A study carried out at New York University Abu Dhabi has indicated that life could thrive deep under the surface of the Red Planet. The bombardment of Mars by high-energy particles called galactic cosmic radiation could power subsurface life, according to Dr Dimitra Atri of New York University Abu Dhabi.
The research team under Dr Dimitra Atri found out the presence of ice and salt water in the underground of Mars surface. According to them, this suggests that around two meters deep in the sub-surface of Mars, life could thrive. The presence of micro-organisms below earth is another indication for the possibility of life on the sub-surface of Mars.
“A few years ago, there was a discovery in South Africa in a gold mine about 2.8 kilometres deep. There’s a bacterium that lives off radioactivity,” said Dr Atri.
Using water and Sulphur found underground, and powered by naturally occurring radioactivity from uranium minerals, the bacteria produce chemicals they use as food. Dr Atri said micro-organisms beneath Mars’ surface could be doing something similar, living underground because the present-day thin atmosphere of Mars is not conducive to life.
“Life may have originated, and over a period of time the atmosphere eroded, the place became more hostile, the water bodies mostly disappeared,” he said.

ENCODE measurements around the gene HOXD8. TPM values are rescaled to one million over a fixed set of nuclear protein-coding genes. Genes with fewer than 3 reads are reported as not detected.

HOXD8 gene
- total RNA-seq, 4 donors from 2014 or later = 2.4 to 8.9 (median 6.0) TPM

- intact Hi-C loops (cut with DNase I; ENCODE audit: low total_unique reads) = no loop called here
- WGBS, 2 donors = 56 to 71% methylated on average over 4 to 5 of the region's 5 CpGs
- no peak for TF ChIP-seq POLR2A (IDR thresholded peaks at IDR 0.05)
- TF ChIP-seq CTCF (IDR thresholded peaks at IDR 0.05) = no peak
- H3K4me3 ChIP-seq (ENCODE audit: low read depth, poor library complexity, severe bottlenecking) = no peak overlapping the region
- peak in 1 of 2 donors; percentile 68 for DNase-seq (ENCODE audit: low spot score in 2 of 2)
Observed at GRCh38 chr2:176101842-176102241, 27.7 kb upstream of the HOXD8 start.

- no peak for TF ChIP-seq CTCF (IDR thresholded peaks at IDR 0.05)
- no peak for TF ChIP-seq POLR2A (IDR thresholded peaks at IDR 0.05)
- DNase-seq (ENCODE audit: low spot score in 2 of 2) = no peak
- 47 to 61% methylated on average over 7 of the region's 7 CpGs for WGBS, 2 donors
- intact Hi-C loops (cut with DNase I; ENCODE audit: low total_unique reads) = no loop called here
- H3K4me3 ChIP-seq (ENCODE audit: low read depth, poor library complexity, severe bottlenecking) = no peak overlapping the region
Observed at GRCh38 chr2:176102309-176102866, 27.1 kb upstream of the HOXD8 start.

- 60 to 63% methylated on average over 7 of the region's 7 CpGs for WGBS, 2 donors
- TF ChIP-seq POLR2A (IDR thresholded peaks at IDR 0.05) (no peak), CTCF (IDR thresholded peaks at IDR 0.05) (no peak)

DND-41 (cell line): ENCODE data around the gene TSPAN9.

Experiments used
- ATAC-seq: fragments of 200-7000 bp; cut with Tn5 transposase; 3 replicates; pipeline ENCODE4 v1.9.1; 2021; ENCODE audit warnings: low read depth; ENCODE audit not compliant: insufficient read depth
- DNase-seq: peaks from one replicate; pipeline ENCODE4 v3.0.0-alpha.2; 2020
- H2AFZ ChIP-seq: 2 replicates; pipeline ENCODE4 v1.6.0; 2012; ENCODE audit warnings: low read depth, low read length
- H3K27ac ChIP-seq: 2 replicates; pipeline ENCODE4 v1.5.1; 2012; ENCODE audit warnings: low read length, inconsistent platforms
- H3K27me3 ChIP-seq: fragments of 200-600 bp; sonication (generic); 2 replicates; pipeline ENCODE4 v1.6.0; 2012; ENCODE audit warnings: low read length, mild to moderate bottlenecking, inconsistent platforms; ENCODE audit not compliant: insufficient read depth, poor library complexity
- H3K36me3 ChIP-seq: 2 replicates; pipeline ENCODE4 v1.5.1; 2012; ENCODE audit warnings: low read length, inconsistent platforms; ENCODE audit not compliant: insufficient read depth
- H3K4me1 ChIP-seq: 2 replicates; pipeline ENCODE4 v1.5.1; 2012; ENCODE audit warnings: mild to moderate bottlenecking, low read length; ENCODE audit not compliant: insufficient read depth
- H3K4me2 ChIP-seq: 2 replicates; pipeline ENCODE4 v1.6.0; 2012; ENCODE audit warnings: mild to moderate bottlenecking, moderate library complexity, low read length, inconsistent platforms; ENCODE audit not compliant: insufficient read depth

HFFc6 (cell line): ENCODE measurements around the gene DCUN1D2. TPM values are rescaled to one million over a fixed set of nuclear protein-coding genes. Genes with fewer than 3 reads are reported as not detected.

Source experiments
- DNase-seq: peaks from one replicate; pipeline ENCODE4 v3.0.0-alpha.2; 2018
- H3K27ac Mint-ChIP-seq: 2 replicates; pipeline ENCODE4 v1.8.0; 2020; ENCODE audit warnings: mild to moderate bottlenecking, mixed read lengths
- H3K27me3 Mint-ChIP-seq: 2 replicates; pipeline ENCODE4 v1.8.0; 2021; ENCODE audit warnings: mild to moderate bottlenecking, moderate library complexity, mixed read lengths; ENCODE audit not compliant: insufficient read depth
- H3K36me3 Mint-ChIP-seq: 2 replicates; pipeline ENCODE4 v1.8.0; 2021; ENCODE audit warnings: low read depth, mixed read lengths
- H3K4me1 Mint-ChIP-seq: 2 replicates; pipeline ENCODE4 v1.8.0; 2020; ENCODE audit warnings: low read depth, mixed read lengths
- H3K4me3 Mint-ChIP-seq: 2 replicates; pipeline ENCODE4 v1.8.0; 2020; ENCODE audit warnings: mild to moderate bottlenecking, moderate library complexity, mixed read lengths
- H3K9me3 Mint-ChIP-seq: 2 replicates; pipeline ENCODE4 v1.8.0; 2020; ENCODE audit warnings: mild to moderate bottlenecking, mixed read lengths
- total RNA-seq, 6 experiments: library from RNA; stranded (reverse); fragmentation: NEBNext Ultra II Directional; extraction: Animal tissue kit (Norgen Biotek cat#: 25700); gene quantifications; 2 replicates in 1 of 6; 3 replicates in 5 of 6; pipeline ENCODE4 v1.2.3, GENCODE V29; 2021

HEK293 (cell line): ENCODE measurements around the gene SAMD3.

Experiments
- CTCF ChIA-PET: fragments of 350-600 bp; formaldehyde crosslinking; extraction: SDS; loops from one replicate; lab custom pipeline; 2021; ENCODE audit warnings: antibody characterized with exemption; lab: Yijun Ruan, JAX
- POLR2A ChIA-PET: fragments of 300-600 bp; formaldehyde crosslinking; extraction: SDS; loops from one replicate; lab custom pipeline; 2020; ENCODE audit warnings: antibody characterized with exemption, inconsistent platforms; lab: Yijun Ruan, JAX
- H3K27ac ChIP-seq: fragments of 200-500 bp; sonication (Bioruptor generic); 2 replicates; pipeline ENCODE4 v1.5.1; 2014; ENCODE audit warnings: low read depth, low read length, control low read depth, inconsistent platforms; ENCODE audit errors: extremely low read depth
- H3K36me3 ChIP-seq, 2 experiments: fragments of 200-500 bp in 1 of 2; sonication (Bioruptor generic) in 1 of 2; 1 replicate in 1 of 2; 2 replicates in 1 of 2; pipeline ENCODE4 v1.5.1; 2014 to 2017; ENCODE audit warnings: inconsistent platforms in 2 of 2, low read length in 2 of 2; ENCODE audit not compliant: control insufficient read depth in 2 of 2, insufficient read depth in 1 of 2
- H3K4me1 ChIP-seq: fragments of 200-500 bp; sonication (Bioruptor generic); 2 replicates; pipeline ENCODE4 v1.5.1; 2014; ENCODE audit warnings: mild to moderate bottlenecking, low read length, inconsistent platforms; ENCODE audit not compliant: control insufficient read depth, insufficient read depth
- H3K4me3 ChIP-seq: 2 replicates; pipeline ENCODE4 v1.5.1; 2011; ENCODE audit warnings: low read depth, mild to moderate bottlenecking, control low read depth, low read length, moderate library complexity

It’s literally alien life. There’s a possibility, there’s a likelihood.Dr. Dimitra Atri
“We don’t understand the mechanisms of how life originates. It’s extremely difficult to say whether it can originate there. We don’t know how the chemistry transforms itself into biology. That’s the big unknown of our age.”
Dr Atri, a research scientist in NYUAD’s Centre for Space Science, has published his ideas in the journal Scientific Reports. His paper was released after the launch earlier this month of the UAE’s Mars orbiter, which is scheduled to reach the Red Planet early next year before carrying out observations on the atmosphere.
Dr. Atri’s ideas and proposals will be carried out on the forthcoming mission of the Rosalind Franklin Mars rover (previously called ExoMars). This Mars mission is a combined venture of European Space Agency (ESA) and Russian Roscosmos State Corporation. The mission was initially scheduled to launch in July 2020, but later postponed to 2022.
The Rosalind Franklin will drill down below the surface of Mars, potentially uncovering micro-organisms living underground. “This is super exciting. This is a new idea, it’s never been tested, it can’t be tested on Earth because such conditions can’t be found here,” said Dr Atri.
“It’s literally alien life. There’s a possibility, there’s a likelihood. We’ve seen in very dry deserts, the Atacama in Chile and other places you have organic life.”
The presence of life in Earth’s deep biosphere – an area extending many kilometres below the sea and land surfaces – has led other researchers in recent decades to suggest that there might be life below the surface of Mars.
Dr. Atri’s research was mainly concentrated on the galactic cosmic radiations which could act as a power source for the metabolism to carry out inside the microorganisms.